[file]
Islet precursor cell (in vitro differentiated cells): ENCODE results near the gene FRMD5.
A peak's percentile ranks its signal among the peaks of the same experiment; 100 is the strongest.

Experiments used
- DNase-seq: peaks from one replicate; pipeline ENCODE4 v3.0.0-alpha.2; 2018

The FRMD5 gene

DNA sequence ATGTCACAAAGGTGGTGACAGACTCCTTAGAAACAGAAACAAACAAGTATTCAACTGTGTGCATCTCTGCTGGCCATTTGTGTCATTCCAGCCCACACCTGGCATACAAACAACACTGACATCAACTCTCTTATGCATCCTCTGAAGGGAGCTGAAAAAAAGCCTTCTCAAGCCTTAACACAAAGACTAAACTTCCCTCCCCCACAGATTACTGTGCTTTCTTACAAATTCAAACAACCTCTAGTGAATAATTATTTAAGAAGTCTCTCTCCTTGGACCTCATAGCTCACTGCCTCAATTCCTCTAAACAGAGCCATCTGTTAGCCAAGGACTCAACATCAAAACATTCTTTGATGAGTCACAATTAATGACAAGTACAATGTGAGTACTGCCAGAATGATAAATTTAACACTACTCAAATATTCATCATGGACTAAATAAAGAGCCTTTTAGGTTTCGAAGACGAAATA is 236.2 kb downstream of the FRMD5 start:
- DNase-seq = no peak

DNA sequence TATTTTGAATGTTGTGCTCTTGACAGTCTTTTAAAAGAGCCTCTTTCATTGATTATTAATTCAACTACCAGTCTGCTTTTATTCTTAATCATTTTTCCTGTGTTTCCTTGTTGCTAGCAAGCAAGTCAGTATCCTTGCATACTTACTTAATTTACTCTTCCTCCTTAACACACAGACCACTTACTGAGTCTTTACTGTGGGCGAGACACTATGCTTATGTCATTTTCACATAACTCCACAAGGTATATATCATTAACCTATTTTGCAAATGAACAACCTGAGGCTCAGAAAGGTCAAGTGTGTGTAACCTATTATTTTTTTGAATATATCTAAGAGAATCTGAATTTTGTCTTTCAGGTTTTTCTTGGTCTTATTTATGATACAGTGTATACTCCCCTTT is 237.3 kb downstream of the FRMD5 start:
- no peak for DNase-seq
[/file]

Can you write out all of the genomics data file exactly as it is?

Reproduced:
Islet precursor cell (in vitro differentiated cells): ENCODE results near the gene FRMD5.
A peak's percentile ranks its signal among the peaks of the same experiment; 100 is the strongest.

Experiments used
- DNase-seq: peaks from one replicate; pipeline ENCODE4 v3.0.0-alpha.2; 2018

The FRMD5 gene

DNA sequence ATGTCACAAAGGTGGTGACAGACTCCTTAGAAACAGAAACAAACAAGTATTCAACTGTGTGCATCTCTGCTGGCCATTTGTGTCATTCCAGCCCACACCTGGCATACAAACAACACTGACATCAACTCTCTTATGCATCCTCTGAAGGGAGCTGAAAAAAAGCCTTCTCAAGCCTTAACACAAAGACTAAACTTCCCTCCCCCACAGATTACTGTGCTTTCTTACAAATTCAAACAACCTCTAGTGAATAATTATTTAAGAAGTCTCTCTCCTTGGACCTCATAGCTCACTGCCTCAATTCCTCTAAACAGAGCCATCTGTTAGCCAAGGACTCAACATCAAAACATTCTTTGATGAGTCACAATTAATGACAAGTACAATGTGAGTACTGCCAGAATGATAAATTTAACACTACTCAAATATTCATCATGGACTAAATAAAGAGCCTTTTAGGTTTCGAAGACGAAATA is 236.2 kb downstream of the FRMD5 start:
- DNase-seq = no peak

DNA sequence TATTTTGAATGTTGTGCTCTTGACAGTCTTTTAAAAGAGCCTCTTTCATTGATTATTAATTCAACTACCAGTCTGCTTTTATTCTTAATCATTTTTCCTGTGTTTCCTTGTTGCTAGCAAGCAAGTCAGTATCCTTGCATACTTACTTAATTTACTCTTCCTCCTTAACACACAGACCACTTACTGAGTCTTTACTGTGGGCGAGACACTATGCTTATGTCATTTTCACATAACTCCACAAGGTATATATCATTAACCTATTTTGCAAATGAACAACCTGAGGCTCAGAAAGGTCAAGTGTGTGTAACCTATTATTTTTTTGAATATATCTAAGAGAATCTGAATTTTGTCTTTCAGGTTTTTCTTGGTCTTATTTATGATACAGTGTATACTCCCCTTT is 237.3 kb downstream of the FRMD5 start:
- no peak for DNase-seq